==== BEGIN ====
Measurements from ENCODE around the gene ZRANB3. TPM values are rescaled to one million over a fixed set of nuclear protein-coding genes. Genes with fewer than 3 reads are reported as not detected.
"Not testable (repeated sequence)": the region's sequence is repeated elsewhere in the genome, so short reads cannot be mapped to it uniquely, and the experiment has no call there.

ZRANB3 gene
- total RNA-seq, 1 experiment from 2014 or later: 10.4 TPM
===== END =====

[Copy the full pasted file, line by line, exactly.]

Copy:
Measurements from ENCODE around the gene ZRANB3. TPM values are rescaled to one million over a fixed set of nuclear protein-coding genes. Genes with fewer than 3 reads are reported as not detected.
"Not testable (repeated sequence)": the region's sequence is repeated elsewhere in the genome, so short reads cannot be mapped to it uniquely, and the experiment has no call there.

ZRANB3 gene
- total RNA-seq, 1 experiment from 2014 or later: 10.4 TPM